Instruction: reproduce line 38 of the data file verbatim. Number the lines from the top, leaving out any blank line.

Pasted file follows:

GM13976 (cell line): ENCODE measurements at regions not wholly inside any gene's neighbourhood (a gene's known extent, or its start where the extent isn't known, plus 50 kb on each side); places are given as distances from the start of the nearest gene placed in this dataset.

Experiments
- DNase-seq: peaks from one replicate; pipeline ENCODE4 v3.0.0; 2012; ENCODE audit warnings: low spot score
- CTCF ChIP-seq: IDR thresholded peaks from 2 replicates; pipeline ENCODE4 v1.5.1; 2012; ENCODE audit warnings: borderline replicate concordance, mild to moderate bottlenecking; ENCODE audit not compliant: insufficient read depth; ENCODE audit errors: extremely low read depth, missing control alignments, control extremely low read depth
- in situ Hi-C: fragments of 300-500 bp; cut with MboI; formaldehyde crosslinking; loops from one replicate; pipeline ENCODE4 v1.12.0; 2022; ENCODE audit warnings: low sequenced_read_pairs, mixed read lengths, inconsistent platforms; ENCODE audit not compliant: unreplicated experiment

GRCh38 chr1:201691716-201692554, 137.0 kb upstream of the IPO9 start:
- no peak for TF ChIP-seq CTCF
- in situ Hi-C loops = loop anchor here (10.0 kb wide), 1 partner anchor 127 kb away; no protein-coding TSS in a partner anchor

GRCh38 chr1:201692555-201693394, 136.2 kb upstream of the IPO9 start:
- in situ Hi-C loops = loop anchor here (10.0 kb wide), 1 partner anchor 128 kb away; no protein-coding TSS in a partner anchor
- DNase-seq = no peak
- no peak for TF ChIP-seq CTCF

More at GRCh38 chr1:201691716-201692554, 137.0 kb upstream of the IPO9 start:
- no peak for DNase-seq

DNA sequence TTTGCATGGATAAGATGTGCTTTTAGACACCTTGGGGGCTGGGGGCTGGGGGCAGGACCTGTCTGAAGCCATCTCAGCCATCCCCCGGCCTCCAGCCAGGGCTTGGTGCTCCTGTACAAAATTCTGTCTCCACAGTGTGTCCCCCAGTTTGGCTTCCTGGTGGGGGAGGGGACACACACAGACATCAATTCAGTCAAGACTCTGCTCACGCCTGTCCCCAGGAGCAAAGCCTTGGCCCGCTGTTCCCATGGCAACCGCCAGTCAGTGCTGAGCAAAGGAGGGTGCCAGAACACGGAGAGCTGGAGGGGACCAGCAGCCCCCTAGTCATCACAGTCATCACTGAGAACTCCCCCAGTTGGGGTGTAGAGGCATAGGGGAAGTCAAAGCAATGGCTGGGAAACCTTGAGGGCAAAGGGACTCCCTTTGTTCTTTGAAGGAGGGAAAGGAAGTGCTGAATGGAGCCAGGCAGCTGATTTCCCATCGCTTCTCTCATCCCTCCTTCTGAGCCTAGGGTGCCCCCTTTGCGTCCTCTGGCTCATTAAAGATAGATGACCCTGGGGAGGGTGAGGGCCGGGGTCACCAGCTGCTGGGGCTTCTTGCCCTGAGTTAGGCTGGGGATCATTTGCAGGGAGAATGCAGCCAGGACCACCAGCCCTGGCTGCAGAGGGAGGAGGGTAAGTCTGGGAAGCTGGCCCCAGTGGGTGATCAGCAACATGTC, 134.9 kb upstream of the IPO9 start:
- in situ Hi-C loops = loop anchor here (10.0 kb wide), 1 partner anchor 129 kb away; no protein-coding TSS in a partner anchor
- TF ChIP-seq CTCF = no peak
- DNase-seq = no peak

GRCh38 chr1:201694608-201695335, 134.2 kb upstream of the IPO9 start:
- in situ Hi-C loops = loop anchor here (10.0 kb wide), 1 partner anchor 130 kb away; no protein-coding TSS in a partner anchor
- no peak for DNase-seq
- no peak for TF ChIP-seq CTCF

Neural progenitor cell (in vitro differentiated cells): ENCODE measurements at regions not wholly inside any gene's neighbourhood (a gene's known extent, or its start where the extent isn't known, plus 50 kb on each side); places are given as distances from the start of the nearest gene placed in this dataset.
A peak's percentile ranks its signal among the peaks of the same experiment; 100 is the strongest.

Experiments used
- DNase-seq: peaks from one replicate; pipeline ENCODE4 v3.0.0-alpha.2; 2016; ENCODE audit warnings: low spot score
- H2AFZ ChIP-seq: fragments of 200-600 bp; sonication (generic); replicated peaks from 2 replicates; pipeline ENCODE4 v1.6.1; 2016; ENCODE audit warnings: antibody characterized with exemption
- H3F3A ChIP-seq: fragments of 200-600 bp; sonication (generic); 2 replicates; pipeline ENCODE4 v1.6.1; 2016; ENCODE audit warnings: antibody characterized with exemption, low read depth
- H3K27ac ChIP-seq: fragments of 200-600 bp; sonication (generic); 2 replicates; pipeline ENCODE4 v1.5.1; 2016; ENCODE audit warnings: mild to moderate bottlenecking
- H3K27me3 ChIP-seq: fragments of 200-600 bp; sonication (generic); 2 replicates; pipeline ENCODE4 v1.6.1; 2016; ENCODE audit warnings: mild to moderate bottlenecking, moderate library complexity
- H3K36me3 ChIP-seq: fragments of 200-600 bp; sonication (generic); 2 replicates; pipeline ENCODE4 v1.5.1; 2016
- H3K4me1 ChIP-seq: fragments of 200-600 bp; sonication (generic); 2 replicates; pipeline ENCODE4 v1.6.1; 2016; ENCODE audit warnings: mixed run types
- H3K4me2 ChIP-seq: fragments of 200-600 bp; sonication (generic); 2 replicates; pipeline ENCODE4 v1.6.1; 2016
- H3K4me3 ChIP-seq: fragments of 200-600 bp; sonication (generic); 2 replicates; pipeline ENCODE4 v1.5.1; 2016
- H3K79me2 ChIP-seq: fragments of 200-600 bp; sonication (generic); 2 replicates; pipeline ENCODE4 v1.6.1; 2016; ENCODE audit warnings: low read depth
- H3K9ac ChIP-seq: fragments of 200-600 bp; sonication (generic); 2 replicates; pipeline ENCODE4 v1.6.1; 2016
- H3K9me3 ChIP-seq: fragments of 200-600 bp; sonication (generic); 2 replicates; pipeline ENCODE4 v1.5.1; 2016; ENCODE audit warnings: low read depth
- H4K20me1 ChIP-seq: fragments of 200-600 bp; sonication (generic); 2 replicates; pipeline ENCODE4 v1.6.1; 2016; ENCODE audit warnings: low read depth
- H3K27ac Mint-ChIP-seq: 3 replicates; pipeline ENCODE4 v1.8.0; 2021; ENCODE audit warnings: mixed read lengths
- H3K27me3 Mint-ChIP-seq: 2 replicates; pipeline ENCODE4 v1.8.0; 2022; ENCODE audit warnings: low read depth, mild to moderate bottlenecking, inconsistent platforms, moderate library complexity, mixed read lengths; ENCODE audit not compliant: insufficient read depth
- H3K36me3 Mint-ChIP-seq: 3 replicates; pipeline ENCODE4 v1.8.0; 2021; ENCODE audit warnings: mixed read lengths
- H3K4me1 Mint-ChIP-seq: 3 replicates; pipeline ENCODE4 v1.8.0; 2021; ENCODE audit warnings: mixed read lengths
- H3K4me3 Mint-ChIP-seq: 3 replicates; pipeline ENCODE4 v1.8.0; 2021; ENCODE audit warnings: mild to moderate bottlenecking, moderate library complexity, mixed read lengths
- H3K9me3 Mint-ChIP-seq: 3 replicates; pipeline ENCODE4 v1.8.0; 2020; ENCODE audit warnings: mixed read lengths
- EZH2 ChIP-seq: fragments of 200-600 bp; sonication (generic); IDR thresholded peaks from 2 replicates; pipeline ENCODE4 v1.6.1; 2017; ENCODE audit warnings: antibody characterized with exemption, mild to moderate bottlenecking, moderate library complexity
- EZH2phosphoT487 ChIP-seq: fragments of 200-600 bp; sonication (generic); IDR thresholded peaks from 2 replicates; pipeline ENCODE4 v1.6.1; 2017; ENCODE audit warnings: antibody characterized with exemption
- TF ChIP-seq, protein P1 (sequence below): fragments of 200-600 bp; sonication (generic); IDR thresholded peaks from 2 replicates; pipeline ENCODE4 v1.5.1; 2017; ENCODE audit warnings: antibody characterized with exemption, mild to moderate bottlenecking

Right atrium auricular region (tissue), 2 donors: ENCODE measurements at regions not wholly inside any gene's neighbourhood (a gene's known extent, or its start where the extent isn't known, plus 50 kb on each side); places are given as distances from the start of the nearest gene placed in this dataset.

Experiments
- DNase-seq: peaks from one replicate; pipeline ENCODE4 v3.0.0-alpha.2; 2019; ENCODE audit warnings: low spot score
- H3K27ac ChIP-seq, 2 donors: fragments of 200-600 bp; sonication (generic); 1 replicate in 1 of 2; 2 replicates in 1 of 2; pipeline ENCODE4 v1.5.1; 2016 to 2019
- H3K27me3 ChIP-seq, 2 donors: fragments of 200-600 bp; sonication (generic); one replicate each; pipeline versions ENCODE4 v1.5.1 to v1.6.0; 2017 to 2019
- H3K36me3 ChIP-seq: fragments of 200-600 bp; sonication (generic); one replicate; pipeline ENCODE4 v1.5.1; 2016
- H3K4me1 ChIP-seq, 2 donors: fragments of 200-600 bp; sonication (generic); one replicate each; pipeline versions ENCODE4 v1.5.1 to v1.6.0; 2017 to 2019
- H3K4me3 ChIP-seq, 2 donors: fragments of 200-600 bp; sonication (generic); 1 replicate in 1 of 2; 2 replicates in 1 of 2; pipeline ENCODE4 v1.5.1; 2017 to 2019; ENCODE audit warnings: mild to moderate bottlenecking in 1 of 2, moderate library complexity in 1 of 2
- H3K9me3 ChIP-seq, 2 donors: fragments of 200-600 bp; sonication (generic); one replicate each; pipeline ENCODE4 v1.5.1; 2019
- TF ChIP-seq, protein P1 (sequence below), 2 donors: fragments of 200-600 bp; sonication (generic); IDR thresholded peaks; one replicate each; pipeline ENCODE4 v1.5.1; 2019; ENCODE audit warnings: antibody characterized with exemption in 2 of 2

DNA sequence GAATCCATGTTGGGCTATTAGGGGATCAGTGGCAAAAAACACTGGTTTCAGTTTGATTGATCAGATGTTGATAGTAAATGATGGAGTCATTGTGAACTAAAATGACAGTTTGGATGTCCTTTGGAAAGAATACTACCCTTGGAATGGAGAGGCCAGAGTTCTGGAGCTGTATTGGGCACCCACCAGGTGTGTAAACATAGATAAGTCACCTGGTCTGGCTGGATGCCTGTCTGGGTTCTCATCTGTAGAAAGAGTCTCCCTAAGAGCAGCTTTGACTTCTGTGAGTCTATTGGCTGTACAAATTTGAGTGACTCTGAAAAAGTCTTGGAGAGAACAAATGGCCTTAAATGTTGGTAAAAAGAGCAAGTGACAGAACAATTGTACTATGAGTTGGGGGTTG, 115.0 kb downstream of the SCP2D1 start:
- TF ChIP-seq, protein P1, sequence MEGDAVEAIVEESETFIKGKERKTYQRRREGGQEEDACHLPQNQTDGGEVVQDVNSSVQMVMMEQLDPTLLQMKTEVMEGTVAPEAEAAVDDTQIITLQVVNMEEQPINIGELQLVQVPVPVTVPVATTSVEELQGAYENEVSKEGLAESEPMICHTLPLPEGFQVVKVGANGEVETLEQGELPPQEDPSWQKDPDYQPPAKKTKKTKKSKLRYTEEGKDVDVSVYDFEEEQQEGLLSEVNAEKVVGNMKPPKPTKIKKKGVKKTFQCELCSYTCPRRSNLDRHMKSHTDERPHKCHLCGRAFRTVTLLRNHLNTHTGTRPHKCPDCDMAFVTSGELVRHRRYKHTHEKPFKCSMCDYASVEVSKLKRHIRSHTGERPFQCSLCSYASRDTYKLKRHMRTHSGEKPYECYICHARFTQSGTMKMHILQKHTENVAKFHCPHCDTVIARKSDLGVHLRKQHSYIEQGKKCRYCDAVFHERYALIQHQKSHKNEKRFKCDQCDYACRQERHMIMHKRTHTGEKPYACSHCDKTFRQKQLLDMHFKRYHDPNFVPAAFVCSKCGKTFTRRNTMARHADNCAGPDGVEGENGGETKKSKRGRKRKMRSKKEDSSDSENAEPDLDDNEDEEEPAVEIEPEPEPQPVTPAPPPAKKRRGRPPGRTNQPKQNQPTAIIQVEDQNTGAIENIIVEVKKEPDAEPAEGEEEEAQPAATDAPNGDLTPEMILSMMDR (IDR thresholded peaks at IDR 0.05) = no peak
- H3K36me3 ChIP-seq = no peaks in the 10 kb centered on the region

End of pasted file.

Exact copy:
- H4K20me1 ChIP-seq: fragments of 200-600 bp; sonication (generic); 2 replicates; pipeline ENCODE4 v1.6.1; 2016; ENCODE audit warnings: low read depth